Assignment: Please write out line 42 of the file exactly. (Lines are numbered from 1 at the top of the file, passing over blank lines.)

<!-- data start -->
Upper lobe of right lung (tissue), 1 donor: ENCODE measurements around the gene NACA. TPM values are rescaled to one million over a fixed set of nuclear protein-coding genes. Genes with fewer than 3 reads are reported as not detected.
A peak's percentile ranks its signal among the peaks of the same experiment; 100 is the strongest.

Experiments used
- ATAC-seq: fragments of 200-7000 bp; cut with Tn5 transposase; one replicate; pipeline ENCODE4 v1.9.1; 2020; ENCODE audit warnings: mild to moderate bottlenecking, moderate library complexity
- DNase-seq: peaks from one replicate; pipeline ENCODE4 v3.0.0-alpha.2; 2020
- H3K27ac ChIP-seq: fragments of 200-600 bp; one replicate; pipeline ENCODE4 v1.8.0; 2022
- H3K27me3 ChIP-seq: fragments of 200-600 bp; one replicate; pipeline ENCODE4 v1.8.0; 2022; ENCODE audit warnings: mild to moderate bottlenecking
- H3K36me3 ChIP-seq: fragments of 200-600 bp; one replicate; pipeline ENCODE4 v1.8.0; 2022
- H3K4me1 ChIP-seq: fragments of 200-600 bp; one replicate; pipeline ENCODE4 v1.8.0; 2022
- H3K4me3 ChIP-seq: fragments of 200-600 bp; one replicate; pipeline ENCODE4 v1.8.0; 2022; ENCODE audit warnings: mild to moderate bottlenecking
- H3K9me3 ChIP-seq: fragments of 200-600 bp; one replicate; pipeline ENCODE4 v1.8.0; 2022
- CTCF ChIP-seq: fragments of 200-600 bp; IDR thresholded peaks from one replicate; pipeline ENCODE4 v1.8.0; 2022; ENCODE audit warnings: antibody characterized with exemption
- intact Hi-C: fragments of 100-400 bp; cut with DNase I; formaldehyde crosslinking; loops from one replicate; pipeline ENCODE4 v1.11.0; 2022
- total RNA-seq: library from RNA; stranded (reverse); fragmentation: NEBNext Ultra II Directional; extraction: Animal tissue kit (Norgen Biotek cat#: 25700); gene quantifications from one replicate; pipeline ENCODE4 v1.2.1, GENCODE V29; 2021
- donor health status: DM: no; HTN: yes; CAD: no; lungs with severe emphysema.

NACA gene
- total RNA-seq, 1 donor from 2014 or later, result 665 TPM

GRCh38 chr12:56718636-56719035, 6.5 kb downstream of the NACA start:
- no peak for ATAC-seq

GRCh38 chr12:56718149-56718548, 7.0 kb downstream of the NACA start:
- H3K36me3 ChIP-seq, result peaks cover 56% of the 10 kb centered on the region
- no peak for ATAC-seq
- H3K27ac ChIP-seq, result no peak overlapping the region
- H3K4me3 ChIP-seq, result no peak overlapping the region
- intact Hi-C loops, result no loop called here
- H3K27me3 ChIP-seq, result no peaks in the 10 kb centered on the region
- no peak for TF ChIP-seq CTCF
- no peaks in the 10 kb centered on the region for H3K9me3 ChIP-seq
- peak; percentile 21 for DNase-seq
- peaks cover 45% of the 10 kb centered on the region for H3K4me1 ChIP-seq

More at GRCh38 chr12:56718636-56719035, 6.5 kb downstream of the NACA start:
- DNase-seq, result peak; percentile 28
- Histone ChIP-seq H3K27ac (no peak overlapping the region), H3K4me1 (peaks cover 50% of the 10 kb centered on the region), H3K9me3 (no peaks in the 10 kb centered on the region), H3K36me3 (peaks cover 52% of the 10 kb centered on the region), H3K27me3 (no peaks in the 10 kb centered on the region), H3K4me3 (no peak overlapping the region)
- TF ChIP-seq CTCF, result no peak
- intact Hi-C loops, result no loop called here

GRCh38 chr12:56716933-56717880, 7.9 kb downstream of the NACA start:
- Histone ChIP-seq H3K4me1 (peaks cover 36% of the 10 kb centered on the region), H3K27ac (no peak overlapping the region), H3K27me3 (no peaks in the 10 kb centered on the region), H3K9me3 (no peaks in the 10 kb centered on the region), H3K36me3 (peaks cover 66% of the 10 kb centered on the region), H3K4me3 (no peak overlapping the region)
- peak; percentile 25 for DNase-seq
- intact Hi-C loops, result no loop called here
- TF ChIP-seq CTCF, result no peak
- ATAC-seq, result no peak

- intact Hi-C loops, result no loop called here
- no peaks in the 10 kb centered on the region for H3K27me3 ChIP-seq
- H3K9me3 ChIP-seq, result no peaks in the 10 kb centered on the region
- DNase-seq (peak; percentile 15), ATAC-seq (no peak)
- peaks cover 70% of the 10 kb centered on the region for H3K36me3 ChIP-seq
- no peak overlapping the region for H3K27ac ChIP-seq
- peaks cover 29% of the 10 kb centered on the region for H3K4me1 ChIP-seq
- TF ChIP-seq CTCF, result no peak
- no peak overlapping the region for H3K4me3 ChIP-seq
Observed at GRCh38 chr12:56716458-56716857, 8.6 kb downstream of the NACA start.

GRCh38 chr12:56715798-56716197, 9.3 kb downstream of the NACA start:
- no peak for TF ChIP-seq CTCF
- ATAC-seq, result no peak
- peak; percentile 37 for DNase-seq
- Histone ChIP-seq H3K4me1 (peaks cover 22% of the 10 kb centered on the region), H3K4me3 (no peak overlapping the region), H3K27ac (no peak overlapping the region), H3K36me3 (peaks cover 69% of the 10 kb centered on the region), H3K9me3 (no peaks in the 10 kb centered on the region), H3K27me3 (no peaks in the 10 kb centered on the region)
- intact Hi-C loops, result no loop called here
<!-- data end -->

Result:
- intact Hi-C loops, result no loop called here